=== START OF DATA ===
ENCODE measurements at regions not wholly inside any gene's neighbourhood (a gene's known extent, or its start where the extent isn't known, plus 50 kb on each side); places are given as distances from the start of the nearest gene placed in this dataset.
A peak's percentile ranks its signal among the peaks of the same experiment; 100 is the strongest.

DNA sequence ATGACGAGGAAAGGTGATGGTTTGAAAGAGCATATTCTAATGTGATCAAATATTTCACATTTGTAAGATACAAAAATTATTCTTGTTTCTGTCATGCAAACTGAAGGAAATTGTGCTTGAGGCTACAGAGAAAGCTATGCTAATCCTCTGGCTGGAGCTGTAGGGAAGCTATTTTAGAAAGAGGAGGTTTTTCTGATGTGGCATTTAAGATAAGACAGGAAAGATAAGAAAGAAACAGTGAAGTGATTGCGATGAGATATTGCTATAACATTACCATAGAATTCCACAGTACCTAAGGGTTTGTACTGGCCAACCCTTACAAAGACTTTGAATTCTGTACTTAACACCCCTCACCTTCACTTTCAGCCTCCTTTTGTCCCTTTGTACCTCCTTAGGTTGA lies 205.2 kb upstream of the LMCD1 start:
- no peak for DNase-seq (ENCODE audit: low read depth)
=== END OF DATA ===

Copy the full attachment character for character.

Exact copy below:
ENCODE measurements at regions not wholly inside any gene's neighbourhood (a gene's known extent, or its start where the extent isn't known, plus 50 kb on each side); places are given as distances from the start of the nearest gene placed in this dataset.
A peak's percentile ranks its signal among the peaks of the same experiment; 100 is the strongest.

DNA sequence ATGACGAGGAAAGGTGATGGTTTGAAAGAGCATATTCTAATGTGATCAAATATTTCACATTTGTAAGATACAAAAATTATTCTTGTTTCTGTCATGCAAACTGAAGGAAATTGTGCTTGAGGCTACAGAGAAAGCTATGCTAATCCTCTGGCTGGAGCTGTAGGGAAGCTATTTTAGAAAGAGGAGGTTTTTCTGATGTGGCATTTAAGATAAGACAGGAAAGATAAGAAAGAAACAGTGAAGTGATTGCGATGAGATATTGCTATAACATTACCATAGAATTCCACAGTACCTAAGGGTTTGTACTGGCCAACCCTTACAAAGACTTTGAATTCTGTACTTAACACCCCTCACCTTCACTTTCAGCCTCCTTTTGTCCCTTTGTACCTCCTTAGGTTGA lies 205.2 kb upstream of the LMCD1 start:
- no peak for DNase-seq (ENCODE audit: low read depth)